House Parts (1995), his prizewinning SCI-Arc thesis, was what its author called a “rumination on elements of the domestic” in 40 collages, objects and accompanying narratives. The strategy here was bricolage, as elaborated by Claude Lévi-Strauss in The Savage Mind (an important source for Liu) and applied to all narratives by Jacques Derrida in Writing and Difference—a mindfully perverse, revelatory rearrangement of fragments rescued from a “heritage which is more or less coherent or ruined,” according to Derrida. In Liu’s case, the “heritage” represented in the collection of objects and texts is that of modern dwelling, in its architectural, urban, historical and narrative dimensions.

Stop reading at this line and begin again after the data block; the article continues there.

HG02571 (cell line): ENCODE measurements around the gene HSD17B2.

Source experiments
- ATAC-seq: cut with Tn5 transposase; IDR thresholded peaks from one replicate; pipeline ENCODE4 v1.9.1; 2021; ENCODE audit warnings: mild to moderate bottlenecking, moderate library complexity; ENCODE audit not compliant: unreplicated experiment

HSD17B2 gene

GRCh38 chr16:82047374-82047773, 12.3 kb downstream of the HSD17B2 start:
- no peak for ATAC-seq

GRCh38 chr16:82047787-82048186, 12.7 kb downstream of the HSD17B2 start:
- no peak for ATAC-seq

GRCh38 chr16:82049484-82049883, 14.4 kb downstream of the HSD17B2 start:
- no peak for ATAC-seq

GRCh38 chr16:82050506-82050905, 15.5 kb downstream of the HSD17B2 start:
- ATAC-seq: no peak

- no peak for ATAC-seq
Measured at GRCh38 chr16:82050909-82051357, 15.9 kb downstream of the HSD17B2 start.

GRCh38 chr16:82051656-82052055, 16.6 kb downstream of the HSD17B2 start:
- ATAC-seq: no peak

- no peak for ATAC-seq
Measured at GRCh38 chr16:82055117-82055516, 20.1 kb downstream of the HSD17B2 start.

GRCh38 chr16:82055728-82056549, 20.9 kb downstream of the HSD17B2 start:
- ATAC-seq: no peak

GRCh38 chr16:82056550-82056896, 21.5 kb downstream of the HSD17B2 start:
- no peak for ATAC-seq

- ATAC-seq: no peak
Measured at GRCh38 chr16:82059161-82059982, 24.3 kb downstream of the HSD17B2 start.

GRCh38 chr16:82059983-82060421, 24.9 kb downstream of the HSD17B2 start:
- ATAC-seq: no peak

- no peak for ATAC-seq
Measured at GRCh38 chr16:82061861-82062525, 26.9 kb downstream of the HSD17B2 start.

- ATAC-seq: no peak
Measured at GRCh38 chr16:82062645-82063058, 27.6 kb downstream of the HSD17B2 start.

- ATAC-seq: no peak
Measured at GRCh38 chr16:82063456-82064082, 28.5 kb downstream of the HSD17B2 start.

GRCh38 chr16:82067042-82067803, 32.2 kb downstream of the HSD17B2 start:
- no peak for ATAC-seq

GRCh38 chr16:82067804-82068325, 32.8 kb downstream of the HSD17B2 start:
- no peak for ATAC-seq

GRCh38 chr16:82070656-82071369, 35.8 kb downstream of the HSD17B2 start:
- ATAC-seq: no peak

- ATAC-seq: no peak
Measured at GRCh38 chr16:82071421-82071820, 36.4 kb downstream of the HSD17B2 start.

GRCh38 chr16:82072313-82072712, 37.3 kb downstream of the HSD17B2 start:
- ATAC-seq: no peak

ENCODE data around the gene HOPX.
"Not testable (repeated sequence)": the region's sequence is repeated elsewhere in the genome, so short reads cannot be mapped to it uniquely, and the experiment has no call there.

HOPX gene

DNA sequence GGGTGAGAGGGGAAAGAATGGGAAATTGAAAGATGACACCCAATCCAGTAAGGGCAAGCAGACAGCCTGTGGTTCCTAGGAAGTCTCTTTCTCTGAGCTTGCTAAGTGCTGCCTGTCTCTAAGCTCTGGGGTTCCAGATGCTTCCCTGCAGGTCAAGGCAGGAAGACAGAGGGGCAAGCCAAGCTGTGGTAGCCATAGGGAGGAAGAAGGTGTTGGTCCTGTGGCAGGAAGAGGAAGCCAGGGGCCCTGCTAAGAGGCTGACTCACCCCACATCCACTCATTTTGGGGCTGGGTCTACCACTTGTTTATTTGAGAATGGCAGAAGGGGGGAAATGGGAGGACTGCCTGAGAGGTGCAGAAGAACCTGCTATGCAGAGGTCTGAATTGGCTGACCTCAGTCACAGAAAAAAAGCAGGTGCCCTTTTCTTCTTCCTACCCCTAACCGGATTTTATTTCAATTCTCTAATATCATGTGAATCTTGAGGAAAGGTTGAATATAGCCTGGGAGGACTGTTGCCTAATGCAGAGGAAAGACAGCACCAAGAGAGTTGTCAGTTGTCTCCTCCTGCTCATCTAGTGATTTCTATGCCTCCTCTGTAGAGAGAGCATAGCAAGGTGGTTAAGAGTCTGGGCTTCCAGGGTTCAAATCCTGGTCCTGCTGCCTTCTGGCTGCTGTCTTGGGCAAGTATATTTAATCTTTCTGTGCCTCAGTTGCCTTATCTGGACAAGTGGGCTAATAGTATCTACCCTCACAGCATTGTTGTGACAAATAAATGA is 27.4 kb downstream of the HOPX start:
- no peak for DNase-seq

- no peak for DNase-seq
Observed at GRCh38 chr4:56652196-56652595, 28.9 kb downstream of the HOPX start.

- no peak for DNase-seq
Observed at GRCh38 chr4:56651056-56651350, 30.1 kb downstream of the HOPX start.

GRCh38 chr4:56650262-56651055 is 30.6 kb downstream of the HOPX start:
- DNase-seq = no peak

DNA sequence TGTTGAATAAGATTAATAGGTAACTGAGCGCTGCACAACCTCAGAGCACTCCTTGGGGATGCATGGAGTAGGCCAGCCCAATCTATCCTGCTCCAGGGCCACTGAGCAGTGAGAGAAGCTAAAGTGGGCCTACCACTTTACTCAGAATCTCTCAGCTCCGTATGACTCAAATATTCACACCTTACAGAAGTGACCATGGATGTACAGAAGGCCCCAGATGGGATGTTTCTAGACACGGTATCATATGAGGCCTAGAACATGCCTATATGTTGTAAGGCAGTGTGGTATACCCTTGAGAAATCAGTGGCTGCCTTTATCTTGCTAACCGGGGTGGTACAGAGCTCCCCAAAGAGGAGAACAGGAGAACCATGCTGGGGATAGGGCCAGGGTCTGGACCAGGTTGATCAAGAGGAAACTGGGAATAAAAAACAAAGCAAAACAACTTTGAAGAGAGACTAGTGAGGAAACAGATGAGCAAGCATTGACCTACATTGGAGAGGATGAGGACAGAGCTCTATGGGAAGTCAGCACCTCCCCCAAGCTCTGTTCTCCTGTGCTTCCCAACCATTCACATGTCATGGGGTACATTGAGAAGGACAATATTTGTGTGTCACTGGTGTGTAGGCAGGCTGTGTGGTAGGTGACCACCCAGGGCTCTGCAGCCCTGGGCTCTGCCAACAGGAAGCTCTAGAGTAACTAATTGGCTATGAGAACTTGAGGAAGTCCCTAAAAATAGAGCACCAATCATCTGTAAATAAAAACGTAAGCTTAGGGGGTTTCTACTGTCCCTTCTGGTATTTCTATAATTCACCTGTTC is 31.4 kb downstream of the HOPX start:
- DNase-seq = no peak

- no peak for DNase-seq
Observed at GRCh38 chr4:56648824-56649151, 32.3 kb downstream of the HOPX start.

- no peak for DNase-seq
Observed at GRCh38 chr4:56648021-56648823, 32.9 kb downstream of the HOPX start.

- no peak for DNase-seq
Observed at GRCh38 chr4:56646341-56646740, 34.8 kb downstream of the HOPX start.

The incandescent period of research and meditation in 1994 and 1995 proved seminal. Beginning with House Parts and continuing to the present, Liu has engaged in a semi-worshipful, semi-skeptical celebration of modern living. “what is there not to like about modernism?” Liu asked in an unpublished 2003 text fragment. “What about spaceshots, time-space relativity, heroic abstract painting, fast dreamy cars, kitchen appliances, clean edge buildings with calder sculptures in front of them, serial music, strange screwy narrative structures, the helsinki olympics, uncertainty principles and so on?… modernism brought us interesting things. the ideas were interesting too, but of course they are now outmoded, or at least the implications of the space between idea and product have changed.”